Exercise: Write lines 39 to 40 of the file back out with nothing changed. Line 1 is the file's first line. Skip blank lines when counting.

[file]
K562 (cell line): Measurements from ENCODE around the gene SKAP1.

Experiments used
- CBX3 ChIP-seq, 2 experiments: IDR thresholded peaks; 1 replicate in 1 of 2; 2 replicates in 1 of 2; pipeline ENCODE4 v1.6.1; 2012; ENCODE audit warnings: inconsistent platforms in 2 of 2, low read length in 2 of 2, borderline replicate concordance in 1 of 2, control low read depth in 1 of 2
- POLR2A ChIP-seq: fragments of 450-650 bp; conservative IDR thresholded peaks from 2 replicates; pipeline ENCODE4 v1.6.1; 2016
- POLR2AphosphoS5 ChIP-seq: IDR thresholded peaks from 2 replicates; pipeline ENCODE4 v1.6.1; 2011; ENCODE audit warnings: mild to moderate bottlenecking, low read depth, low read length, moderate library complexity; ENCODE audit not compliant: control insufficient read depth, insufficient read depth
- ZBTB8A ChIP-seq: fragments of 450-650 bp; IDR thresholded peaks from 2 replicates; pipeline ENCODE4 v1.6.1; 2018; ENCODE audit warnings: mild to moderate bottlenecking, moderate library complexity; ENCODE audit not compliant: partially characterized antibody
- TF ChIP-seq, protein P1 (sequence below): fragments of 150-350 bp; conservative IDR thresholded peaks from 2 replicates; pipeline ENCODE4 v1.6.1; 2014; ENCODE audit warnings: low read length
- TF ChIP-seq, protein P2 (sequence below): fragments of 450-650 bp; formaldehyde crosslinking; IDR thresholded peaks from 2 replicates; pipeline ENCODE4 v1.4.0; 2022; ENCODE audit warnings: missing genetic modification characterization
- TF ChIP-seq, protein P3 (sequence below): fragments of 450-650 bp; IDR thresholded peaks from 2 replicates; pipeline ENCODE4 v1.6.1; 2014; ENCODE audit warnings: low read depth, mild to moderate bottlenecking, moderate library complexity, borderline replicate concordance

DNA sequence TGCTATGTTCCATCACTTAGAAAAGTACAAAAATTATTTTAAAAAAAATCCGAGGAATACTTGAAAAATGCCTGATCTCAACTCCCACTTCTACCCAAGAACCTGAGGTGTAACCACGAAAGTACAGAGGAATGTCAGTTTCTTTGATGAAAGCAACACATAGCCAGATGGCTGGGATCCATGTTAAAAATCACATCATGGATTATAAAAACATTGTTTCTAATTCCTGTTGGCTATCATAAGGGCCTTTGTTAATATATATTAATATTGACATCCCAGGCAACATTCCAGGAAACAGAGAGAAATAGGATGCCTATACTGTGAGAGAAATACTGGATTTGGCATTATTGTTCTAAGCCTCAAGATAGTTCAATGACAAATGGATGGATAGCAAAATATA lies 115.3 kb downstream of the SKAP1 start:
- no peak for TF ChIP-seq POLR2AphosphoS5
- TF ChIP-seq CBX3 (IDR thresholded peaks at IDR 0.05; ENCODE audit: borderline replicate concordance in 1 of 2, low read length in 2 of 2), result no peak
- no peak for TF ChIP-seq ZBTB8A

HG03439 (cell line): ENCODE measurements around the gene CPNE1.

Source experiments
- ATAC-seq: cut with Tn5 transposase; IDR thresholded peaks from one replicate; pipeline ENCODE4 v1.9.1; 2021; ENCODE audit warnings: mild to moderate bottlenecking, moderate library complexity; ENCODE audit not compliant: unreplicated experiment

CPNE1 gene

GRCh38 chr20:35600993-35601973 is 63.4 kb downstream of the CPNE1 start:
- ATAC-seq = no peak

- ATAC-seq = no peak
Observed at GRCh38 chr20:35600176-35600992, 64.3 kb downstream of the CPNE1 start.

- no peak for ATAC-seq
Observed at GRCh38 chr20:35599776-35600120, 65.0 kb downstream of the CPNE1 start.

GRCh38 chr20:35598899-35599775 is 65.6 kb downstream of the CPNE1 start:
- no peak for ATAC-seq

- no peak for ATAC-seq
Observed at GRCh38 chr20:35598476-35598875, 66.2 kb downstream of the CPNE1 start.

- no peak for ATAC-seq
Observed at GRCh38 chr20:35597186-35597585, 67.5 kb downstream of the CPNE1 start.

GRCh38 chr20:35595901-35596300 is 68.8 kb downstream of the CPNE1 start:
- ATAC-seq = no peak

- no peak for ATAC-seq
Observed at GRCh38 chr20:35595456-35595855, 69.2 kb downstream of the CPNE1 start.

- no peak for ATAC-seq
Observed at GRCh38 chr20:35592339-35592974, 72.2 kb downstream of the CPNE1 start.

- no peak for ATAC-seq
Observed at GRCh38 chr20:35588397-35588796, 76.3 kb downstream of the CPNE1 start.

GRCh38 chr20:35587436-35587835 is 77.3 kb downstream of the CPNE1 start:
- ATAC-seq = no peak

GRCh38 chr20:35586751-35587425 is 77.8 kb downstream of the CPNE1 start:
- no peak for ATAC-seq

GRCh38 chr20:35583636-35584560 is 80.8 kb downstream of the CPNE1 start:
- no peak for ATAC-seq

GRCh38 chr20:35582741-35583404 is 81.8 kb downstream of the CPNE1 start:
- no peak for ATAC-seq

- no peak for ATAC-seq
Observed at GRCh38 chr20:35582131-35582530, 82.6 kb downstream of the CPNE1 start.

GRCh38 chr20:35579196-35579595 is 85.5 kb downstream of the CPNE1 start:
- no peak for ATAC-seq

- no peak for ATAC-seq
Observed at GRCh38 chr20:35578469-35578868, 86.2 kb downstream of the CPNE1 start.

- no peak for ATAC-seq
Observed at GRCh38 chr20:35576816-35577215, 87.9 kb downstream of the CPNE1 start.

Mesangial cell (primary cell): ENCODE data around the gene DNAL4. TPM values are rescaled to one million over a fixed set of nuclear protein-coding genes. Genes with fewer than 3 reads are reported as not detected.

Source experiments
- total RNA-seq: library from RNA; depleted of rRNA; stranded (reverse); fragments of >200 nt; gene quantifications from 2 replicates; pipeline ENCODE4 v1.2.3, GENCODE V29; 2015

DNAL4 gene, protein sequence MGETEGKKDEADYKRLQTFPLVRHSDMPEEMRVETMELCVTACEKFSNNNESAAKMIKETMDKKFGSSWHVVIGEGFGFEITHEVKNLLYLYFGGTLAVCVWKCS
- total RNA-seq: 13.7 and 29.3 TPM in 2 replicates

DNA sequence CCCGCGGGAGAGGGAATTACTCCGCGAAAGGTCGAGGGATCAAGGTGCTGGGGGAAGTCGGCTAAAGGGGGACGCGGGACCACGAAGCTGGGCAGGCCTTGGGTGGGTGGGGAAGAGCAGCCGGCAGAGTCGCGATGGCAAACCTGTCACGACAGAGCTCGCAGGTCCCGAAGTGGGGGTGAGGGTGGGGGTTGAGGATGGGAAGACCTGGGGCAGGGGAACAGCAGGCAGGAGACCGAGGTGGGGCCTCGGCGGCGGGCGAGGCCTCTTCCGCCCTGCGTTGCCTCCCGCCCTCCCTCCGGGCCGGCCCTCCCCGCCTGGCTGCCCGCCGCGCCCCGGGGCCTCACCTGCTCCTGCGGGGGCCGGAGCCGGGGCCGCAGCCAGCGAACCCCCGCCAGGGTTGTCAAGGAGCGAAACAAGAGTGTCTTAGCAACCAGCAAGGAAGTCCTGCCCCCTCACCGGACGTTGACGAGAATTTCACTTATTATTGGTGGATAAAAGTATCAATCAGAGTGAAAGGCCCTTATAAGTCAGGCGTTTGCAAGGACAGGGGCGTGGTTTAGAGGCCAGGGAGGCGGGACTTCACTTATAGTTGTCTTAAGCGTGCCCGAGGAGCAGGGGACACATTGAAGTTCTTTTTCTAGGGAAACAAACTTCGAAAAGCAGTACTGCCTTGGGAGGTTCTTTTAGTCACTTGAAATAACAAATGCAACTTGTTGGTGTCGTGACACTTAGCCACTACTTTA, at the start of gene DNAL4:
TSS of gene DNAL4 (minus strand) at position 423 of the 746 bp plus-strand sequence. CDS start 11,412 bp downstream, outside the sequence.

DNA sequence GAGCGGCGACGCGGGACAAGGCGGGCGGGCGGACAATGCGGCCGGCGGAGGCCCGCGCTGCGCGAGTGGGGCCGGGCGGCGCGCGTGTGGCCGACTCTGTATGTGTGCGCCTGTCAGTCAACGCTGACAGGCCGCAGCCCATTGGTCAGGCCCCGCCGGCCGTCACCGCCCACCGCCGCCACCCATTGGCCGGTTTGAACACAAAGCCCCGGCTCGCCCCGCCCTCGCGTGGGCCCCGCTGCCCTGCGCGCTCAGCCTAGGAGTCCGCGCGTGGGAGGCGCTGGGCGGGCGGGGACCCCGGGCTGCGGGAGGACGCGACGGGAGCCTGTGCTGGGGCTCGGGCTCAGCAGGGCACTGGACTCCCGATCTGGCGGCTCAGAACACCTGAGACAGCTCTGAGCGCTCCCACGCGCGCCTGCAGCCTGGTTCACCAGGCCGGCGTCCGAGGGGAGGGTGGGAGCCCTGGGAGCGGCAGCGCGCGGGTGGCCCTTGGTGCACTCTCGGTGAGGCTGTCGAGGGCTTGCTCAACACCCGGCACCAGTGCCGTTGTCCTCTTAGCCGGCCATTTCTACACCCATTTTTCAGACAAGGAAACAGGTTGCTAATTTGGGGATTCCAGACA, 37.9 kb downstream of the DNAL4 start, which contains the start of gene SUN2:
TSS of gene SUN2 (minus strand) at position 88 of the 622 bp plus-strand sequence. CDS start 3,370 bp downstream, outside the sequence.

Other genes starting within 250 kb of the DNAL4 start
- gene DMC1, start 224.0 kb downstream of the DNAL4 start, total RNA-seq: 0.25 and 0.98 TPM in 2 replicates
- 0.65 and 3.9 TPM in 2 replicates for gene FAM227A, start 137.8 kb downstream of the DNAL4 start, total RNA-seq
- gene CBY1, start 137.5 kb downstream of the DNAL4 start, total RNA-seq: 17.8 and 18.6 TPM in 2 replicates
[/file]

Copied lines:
- ATAC-seq = no peak

GRCh38 chr20:35586751-35587425 is 77.8 kb downstream of the CPNE1 start: